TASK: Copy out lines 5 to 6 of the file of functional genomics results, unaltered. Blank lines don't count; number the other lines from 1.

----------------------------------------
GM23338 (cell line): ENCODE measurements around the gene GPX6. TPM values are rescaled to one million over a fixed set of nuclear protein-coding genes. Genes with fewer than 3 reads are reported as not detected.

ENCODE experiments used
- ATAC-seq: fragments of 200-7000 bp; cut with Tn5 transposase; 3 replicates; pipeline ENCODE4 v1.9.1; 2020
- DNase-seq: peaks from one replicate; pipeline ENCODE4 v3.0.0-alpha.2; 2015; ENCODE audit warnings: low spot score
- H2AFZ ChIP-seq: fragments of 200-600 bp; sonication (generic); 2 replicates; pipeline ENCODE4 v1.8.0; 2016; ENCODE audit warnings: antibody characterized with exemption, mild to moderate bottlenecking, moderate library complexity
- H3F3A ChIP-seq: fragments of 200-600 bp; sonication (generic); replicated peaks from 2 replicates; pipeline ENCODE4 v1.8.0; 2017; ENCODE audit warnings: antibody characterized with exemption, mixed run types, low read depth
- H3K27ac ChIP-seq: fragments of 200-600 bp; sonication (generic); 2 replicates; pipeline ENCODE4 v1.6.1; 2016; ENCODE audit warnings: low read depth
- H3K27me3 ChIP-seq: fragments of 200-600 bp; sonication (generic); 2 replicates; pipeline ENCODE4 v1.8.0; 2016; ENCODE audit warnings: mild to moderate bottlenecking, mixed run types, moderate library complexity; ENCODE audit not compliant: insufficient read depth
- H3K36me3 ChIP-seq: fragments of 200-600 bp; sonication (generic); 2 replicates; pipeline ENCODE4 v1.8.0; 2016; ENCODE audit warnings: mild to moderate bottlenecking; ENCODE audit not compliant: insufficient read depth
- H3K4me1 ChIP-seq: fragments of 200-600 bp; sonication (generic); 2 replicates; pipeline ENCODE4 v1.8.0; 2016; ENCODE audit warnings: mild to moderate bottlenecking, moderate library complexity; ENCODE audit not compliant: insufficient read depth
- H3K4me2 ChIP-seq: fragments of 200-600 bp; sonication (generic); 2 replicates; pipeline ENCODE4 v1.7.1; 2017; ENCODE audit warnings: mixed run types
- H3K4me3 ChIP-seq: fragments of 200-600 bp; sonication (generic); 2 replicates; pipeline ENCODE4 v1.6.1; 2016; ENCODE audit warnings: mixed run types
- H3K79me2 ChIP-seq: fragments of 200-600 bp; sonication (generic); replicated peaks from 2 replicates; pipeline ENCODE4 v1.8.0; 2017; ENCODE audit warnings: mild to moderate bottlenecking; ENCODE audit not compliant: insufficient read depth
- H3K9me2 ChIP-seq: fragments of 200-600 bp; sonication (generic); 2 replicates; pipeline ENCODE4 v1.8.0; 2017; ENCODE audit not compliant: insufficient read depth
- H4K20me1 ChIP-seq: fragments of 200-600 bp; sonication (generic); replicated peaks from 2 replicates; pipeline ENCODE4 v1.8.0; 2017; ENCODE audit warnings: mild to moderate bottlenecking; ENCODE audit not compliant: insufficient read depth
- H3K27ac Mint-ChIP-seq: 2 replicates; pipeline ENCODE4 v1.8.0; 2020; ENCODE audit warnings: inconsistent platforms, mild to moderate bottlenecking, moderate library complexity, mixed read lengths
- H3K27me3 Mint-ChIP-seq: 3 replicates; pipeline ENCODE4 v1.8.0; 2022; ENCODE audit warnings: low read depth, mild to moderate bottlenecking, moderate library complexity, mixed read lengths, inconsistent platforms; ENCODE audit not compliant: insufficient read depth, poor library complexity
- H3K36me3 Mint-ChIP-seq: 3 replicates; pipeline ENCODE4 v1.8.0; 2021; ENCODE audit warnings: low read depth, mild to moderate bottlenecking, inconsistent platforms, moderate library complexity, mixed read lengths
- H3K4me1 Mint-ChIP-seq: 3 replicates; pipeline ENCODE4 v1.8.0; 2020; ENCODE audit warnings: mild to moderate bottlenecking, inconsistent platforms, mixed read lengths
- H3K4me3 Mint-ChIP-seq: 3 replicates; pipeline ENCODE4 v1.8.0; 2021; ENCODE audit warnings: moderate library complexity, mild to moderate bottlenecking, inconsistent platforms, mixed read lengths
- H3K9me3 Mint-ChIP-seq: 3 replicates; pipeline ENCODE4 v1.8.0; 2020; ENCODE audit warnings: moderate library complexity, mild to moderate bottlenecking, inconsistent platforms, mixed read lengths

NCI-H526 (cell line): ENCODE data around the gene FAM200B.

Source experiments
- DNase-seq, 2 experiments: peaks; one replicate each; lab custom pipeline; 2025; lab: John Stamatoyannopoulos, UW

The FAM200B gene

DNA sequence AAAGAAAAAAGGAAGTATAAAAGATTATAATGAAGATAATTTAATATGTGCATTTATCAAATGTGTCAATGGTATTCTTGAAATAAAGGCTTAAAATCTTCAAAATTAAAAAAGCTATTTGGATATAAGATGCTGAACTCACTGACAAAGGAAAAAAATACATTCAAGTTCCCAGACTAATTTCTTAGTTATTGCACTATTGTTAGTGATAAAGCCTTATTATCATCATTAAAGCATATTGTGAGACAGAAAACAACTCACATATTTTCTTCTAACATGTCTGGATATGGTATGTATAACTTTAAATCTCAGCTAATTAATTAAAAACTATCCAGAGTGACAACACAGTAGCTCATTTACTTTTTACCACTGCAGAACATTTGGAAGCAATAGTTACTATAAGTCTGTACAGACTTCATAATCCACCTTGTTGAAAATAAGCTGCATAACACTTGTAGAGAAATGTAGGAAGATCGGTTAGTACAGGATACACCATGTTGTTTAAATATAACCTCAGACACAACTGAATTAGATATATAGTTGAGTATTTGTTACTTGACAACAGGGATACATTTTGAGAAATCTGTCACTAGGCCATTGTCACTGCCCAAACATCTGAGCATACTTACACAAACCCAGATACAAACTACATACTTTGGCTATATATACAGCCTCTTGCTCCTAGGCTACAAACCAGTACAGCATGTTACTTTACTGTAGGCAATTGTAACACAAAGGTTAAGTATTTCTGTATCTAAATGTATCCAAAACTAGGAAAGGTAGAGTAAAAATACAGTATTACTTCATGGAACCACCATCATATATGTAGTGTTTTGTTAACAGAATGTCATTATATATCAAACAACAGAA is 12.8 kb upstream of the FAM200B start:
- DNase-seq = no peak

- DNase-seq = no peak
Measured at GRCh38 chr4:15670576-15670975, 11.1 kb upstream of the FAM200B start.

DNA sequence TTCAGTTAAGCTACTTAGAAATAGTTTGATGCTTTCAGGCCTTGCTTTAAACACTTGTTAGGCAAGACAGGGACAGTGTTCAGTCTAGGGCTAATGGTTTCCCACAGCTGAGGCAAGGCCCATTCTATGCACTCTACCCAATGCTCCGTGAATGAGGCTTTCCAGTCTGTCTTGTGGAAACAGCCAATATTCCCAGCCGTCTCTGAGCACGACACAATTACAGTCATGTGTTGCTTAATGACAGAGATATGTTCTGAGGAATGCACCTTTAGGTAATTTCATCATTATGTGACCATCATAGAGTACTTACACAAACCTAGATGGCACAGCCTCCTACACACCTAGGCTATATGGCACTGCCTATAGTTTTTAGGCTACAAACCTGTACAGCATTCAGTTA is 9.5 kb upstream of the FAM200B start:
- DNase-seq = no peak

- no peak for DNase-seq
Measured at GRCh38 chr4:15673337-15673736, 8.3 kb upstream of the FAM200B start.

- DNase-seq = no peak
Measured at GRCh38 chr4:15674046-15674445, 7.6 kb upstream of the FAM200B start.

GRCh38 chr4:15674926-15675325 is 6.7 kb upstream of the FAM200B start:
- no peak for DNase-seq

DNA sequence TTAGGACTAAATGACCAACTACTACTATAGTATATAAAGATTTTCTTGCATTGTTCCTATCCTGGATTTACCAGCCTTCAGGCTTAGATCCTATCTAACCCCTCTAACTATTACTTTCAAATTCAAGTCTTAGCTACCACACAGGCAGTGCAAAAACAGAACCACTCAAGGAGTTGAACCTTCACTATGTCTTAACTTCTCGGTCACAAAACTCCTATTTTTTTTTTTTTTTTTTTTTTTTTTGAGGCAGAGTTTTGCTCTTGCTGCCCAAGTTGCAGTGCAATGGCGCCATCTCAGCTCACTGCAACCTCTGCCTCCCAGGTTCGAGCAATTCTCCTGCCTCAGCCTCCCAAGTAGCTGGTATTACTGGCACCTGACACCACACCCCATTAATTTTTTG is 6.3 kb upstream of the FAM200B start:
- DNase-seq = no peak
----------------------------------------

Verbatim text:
- H2AFZ ChIP-seq: fragments of 200-600 bp; sonication (generic); 2 replicates; pipeline ENCODE4 v1.8.0; 2016; ENCODE audit warnings: antibody characterized with exemption, mild to moderate bottlenecking, moderate library complexity
- H3F3A ChIP-seq: fragments of 200-600 bp; sonication (generic); replicated peaks from 2 replicates; pipeline ENCODE4 v1.8.0; 2017; ENCODE audit warnings: antibody characterized with exemption, mixed run types, low read depth